Intended for use by local health departments (LHDs) as part of a multi-sector effort to coordinate planning for and response to a pandemic influenza outbreak, the 60-page guide offers the following: An overview of key issues that should be considered for inclusion in a local jurisdiction's pandemic influenza plan. An examination within each issue area of questions that should be asked, ideas on where to find information that may be needed, and partners that could be consulted to address those topics within the plan. Examples of ways in which other jurisdictions have addressed the topics described in the guide. Links to information that can be used to further investigate the topics or resources that can be used to customize tools for individual jurisdictions. At the core of this guide are plans developed by departments that host two of NACCHO's Advanced Practice Centera, cutting-edge learning laboratories that develop and test tools that help other LHDs tackle all-hazards preparedness. Santa Clara County, California and Seattle-King County, Washington, have both produced notably comprehensive, but very different, plans addressing pandemic influenza that serve as the foundation of this document's findings.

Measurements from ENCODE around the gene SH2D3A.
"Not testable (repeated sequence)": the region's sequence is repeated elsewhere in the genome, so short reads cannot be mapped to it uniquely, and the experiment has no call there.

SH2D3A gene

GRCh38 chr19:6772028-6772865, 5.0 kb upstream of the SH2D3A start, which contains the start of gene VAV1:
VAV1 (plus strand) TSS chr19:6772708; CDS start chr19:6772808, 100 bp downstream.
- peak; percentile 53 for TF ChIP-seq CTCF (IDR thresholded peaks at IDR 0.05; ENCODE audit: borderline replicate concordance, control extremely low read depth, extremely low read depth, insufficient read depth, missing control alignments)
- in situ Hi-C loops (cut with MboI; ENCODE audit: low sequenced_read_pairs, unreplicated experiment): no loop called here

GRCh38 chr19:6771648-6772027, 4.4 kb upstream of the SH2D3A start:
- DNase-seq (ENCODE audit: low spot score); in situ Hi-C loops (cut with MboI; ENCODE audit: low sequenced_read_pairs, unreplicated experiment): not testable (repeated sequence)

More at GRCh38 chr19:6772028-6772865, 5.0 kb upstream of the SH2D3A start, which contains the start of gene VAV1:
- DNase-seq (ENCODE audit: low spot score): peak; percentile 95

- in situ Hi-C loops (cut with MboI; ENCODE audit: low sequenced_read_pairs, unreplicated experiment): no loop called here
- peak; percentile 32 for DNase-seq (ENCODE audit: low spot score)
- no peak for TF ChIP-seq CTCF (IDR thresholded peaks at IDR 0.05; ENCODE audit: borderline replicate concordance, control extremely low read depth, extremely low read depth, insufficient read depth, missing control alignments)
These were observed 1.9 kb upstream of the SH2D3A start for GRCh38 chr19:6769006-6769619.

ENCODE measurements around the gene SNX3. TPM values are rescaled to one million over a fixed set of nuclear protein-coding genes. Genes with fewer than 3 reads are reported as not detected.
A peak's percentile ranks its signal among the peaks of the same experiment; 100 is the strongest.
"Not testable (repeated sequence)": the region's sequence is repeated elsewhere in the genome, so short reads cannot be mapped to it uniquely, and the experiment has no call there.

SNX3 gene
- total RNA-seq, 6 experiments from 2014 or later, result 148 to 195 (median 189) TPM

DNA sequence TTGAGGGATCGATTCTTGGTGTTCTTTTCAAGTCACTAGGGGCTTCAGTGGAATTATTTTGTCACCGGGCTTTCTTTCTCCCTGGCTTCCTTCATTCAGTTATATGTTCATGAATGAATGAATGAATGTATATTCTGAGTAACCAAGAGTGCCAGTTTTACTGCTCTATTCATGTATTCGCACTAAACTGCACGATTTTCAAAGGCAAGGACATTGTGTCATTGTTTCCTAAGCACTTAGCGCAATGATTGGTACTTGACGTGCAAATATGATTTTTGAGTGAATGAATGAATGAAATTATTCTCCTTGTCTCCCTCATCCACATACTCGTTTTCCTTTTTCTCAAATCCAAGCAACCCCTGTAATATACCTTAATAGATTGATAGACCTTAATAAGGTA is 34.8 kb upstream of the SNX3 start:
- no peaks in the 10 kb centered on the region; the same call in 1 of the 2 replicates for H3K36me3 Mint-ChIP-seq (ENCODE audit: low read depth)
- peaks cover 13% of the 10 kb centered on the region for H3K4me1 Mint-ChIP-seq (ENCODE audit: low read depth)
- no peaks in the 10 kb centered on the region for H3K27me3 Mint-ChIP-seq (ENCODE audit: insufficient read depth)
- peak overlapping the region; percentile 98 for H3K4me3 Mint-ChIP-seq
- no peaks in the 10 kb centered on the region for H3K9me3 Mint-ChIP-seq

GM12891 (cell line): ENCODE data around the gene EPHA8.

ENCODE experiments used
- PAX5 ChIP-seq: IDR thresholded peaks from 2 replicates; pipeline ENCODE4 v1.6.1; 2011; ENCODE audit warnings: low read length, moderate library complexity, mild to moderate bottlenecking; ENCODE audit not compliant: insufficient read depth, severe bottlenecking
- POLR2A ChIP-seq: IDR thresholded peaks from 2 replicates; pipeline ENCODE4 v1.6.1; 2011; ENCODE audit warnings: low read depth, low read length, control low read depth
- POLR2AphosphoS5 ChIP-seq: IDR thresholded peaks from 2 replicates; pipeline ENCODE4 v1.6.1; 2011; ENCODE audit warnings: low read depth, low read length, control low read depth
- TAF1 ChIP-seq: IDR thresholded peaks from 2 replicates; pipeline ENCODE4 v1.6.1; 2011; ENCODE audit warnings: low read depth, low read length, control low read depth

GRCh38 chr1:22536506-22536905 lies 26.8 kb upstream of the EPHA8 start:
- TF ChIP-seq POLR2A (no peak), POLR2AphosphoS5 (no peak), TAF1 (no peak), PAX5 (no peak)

Santa Clara County Advanced Practice Center
 
[ CD ]